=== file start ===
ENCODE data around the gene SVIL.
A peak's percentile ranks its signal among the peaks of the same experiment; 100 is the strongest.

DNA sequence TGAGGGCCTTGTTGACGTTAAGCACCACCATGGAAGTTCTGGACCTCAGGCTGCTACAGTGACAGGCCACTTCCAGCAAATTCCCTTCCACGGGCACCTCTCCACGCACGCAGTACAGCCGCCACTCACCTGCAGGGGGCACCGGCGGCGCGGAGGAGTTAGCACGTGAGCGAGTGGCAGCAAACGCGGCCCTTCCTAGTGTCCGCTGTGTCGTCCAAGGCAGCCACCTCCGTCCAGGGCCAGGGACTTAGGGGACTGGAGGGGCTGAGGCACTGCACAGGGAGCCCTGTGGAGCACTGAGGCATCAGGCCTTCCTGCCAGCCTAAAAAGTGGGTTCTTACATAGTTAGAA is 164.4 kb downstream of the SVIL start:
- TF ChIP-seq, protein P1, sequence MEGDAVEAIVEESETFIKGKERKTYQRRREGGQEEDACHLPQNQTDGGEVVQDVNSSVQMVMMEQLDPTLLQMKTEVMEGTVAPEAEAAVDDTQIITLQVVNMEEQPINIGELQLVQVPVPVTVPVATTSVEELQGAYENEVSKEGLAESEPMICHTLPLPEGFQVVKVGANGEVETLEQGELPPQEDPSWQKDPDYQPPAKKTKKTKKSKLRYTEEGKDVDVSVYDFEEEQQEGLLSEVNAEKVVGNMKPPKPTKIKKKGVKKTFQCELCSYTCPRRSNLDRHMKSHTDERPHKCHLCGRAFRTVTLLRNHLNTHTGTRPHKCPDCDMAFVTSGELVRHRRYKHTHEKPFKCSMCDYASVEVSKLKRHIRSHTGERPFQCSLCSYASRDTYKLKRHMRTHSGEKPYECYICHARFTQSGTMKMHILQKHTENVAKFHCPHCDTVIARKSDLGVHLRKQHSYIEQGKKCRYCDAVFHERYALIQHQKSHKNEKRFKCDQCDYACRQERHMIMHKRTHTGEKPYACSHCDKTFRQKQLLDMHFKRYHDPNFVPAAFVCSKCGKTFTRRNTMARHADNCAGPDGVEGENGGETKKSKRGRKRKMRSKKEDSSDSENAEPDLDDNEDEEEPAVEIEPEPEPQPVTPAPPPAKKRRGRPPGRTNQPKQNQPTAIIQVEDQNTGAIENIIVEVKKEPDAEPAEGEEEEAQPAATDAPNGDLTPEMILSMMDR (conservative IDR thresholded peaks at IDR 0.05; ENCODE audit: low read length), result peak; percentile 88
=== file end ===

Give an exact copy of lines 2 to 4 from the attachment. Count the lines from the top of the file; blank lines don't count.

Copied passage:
A peak's percentile ranks its signal among the peaks of the same experiment; 100 is the strongest.

DNA sequence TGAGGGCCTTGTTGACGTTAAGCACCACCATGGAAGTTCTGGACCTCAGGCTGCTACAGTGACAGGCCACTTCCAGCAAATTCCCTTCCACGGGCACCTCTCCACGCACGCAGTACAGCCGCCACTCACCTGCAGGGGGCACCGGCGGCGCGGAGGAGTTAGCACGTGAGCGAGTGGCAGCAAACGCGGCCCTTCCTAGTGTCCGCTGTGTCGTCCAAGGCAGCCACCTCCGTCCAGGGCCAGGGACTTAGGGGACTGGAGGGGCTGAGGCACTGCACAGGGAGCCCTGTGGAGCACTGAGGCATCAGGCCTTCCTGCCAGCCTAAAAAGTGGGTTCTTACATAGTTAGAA is 164.4 kb downstream of the SVIL start:
- TF ChIP-seq, protein P1, sequence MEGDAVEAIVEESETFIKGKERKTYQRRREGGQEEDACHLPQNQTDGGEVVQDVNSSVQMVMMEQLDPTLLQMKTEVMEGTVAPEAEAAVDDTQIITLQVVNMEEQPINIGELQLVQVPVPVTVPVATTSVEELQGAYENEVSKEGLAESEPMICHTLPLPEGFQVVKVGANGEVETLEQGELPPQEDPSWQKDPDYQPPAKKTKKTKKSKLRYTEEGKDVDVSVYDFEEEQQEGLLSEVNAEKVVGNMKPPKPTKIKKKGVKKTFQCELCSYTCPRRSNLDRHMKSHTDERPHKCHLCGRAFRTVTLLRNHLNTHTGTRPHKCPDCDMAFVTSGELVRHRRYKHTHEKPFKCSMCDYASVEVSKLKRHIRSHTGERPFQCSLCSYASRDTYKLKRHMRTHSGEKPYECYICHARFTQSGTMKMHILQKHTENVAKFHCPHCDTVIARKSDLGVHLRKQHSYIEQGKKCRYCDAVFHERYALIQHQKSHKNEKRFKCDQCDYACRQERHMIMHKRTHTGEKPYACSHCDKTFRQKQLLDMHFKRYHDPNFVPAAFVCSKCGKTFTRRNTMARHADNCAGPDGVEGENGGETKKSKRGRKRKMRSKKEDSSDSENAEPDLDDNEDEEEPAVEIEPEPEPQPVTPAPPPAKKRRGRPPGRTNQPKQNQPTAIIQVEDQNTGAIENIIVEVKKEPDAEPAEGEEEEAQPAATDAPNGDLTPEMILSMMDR (conservative IDR thresholded peaks at IDR 0.05; ENCODE audit: low read length), result peak; percentile 88